• “Stateless” / “functional” API for modules. Higher-order gradient calculation requires operating with multiple sets of parameters across “optimization timesteps”. Thus, it is useful to have a mechanism that decouples module logic from the set of parameters, allowing module logic to be run on a given set of parameters instead of operating mutably on its single, internal set (referred to here as a “stateless” or “functional” API for modules). Note that higher and functorch have historically had to provide their own versions of this feature. We have been working through the design of a core-provided API throughout the last half, and there is currently a beta version we plan to move to a stable feature this half.
    • Differentiable optimizers. This is another core requirement for computing higher-order gradients that higher currently provides. We’d like to provide our own set of differentiable optimizers within core as part of an official meta-learning UX. The plan is to produce a working PoC tutorial implementing a SotA meta-learning algorithm with all core-provided building blocks.
  • Support for invertible ops. Ops that are properly invertible don’t need to save input tensors between the forward and backward passes, as they can be recomputed from the outputs. Support for even larger models can be unlocked through such a tradeoff between computation time and memory usage. Our goal this half is to explore an official API for specifying computation of inverses in such a way that unlocks the memory usage savings for invertible models. We plan to produce an initially module-centric, out-of-core PoC demonstrating a clear memory savings advantage on a RevNet implementation.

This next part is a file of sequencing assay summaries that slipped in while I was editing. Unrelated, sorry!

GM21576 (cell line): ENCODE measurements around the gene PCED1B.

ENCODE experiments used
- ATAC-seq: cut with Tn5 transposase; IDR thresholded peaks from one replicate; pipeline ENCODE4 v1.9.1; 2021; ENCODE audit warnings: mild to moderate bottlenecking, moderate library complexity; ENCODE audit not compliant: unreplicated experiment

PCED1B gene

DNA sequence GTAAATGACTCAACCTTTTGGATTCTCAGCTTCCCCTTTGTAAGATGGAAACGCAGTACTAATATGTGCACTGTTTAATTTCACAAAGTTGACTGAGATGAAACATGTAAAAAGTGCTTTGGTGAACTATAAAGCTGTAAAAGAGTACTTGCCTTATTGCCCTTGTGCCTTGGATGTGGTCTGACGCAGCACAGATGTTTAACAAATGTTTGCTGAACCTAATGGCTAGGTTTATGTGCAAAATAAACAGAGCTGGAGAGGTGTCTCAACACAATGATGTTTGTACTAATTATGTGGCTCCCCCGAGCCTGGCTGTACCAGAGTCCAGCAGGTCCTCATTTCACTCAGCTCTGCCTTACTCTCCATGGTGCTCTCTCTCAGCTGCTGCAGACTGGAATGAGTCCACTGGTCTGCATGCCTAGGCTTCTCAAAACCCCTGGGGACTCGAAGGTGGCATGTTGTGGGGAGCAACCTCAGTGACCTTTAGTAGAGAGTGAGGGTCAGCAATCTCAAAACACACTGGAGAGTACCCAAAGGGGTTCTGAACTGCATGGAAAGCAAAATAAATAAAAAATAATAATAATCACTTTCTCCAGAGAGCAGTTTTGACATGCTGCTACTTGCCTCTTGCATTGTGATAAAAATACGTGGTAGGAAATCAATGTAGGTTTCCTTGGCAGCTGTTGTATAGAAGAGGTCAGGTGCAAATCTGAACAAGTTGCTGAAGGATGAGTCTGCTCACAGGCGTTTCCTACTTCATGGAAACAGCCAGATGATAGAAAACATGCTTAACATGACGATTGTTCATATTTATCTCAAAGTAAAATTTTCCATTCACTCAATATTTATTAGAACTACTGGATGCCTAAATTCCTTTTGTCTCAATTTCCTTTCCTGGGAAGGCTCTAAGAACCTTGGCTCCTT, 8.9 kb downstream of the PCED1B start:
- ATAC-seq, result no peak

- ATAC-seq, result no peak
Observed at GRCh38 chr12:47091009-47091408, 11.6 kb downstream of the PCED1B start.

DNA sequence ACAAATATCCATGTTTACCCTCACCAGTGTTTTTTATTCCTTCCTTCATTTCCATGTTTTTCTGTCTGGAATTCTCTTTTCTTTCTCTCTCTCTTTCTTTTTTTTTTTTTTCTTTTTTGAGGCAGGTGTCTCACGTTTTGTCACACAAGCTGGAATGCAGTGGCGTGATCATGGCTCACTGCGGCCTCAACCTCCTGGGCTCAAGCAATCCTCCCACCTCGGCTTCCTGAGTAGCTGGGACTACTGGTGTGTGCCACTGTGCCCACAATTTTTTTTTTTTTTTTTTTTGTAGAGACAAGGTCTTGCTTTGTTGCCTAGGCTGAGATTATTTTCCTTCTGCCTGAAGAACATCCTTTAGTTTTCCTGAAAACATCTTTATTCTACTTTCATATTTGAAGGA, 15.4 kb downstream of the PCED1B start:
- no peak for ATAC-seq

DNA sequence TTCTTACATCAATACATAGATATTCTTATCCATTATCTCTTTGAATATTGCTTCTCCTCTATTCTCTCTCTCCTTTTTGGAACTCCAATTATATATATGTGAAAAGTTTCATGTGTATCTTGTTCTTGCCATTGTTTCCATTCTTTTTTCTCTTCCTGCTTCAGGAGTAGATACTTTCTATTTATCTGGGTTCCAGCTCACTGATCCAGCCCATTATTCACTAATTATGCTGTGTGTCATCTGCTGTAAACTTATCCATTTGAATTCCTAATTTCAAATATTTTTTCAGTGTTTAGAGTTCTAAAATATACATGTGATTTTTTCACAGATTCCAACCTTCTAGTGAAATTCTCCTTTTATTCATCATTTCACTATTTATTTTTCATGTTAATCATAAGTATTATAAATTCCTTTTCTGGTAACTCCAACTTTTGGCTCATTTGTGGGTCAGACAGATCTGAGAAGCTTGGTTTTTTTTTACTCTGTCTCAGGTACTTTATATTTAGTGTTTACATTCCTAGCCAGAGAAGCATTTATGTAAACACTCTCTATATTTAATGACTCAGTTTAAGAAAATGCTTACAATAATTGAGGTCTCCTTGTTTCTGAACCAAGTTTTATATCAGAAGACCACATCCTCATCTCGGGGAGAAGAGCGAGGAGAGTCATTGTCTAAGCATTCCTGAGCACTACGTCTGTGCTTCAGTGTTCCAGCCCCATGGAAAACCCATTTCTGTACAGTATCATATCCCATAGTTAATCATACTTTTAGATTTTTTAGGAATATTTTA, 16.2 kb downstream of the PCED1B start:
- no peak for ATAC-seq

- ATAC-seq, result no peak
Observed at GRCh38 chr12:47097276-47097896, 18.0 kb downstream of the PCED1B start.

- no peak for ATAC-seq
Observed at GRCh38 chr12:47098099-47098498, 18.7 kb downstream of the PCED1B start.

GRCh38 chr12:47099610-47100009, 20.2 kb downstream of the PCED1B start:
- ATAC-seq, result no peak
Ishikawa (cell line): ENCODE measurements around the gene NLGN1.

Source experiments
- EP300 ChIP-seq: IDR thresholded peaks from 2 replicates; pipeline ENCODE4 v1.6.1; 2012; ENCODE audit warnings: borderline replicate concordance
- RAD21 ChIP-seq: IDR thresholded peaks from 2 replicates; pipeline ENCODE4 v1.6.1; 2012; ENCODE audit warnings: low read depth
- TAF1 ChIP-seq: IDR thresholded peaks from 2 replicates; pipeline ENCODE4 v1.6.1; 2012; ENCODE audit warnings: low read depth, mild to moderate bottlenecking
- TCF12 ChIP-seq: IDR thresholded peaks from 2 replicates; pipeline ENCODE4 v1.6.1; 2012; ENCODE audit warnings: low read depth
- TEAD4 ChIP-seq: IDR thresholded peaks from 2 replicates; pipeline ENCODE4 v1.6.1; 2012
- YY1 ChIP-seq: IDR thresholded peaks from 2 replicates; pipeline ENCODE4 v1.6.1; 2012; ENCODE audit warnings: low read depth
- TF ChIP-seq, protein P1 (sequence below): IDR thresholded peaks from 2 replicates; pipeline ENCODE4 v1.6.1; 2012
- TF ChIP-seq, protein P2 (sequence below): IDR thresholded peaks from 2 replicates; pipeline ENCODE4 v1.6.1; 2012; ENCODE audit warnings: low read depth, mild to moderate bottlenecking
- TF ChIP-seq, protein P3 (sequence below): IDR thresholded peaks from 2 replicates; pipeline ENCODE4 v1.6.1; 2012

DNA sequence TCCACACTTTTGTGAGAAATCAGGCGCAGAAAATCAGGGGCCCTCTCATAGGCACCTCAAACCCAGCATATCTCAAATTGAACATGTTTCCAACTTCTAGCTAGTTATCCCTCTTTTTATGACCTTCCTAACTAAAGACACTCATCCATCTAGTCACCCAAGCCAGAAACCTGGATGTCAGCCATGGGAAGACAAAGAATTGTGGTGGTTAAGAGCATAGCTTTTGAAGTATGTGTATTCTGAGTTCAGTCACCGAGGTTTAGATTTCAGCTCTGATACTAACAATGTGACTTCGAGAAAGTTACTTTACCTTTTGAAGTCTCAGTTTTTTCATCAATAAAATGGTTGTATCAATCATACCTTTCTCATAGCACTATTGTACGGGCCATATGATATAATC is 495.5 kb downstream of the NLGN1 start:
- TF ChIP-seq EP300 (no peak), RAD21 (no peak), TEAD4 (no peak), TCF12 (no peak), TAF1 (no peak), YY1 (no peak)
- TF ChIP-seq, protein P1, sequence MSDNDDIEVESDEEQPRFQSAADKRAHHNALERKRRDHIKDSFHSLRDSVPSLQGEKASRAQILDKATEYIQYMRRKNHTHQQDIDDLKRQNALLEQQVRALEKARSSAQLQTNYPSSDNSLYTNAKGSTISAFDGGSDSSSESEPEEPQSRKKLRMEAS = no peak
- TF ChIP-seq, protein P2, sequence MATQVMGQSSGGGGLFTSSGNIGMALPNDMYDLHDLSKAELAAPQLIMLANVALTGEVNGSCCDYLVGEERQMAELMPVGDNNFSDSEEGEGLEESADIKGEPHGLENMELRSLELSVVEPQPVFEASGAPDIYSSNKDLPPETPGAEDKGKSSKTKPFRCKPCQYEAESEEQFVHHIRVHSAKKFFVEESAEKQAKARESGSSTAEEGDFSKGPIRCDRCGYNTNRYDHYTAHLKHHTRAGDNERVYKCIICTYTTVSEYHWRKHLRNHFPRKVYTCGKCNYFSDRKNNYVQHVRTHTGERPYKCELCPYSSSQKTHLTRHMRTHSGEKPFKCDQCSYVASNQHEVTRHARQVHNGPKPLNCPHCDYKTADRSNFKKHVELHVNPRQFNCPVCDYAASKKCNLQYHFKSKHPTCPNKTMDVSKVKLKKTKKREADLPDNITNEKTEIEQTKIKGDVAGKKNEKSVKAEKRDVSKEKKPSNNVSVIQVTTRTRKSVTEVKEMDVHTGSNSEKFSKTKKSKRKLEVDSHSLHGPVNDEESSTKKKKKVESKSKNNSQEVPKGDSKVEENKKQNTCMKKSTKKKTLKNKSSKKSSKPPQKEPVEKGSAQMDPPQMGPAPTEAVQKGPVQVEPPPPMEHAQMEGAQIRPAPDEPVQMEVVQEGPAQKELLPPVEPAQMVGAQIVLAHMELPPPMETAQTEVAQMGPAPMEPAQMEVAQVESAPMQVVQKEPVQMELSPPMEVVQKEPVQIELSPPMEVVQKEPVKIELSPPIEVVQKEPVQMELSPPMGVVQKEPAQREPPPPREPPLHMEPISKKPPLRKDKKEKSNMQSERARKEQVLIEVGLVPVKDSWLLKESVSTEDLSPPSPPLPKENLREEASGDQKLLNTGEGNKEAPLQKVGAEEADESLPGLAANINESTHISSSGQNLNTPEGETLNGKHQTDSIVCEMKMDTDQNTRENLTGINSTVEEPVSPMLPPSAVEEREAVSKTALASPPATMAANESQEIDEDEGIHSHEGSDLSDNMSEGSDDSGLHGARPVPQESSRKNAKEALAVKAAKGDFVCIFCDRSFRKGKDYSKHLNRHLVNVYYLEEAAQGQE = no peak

• Further documentation and testing improvements. Documentation and testing play a huge role in ensuring PyTorch provides a world-class user experience, so we plan to continue with a strong focus here in H1 2022.
    • Ideally, documentation provides a streamlined way for users to frame their ML use cases and research questions in terms of PyTorch framework concepts to quickly produce functioning code. How well does this process work now? What are some of the big obstacles to this process going as planned? We are already starting to explore the answers to these questions, with the goal of ensuring that up-to-date, high-quality information is readily available to users. Thoughts on the highest-impact improvements that can be made in this area, whether restricted to torch.nn or more broadly, are most welcome!
    • We will continue the process of clearing out old-style module tests, replacing them with the new-and-improved ModuleInfo-based tests. One key thing to address here is finishing out the database of ModuleInfo entries (tracked here) to fully cover the ~150 modules provided by torch.nn. Once this is done, the old-style dicts can be dropped entirely, cleaning up a huge amount of difficult-to-understand legacy test code.
    • Another obstacle to test understandability and maintenance is the monstrosity that is . It’s difficult to operate on due to its massive size, and arguably quite a bit of the coverage of the ad-hoc tests there should be replaced by ModuleInfo-generated tests. I don’t think we can fully get rid of ad-hoc tests while maintaining the same level of coverage, but they should at least be split into maintainable and well-organized chunks.

Look out for more in-depth treatments of the above topics in the near future as we begin to explore them in more detail! Note that we will happily accept contributions towards these ends, both in the form of ideas and code, if you’d like to help out :slight_smile: Thanks everyone for the collaboration and support throughout 2021, and I’m excited to continue the work in 2022!